I’MTech is dedicating a series of stories to success stories from research partnerships supported by the Carnot Télécom & Société Numérique Institute (TSN), to which Télécom Physique Strasbourg and IMT belong.
The regional image processing and remote sensing service (SERTIT) has specialized in producing geographic information production for over 30 years. It is linked with the ICube laboratory, a key partner for Télécom Physique Strasbourg, and is part of the Carnot Télécom & Société Numérique Institute’s technology platform offer. Its role is to transform raw satellite images into a useful source of information to provide insights into regional land planning, environmental and biodiversity management, or rescue and relief operations in response to natural disasters. Mathilde Caspard, a remote sensing engineer at SERTIT, explains the platform’s various activities.
The SERTIT platform makes it possible to produce geographical information: what does this involve?
Mathilde Caspard: We mainly use satellite images, which we analyze and use to obtain information to help different actors make decisions. Our service makes it possible, for example, to map the forest cover or bodies of water. We can therefore inform land planning choices by providing information about the environment. We also have applications linked to crisis management following natural disasters such as floods, fires, hurricanes etc.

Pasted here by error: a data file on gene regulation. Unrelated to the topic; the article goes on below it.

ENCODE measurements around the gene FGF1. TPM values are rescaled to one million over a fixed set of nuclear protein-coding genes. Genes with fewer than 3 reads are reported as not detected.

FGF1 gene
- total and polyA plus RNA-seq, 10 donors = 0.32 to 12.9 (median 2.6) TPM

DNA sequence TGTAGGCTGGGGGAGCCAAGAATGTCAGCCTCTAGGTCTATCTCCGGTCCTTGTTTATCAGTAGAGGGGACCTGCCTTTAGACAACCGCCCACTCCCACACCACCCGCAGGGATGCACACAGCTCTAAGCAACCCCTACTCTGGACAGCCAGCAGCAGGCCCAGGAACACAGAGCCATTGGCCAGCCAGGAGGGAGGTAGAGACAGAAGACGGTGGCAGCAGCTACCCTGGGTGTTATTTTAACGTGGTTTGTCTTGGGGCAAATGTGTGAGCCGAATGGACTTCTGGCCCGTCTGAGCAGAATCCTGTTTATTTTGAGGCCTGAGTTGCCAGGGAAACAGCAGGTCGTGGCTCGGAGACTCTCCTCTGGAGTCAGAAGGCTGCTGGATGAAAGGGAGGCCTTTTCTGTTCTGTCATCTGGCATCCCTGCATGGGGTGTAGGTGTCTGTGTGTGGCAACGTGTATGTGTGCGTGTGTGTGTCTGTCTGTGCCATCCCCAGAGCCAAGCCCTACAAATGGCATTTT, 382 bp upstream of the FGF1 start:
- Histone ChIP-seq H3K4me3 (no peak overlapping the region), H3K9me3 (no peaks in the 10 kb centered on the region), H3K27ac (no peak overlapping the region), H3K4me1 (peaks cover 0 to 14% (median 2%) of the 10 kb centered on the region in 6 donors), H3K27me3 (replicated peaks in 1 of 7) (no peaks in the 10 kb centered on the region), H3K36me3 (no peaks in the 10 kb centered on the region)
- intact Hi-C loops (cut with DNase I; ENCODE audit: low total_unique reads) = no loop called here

What role does the platform play in crisis management?
MC: We take part in rapid mapping operations. These actions make it possible to quickly deploy satellites to produce post-event maps in a short time frame. The satellite images are used to extract geographical information about the events. This information is then provided to the agencies which manage relief operations. We contribute to such efforts in particular through the COPERNICUS Emergency Management Service (EMS) European program. If there were to be major flooding in France for example, the authorized French user, the General Directorate for Civil Security and Crisis Management (DGSCGC), would request that the European Union activate the emergency rapid mapping service. If the request is accepted, the European program calls on our services. We must then provide information about the extension of the flooding, road and bridge conditions, submerged buildings etc. in less than ten hours’ time. The SERTIT rapid mapping service, which is certified ISO 9001, is available 365 days a year, and 24 hours a day for this type of mission.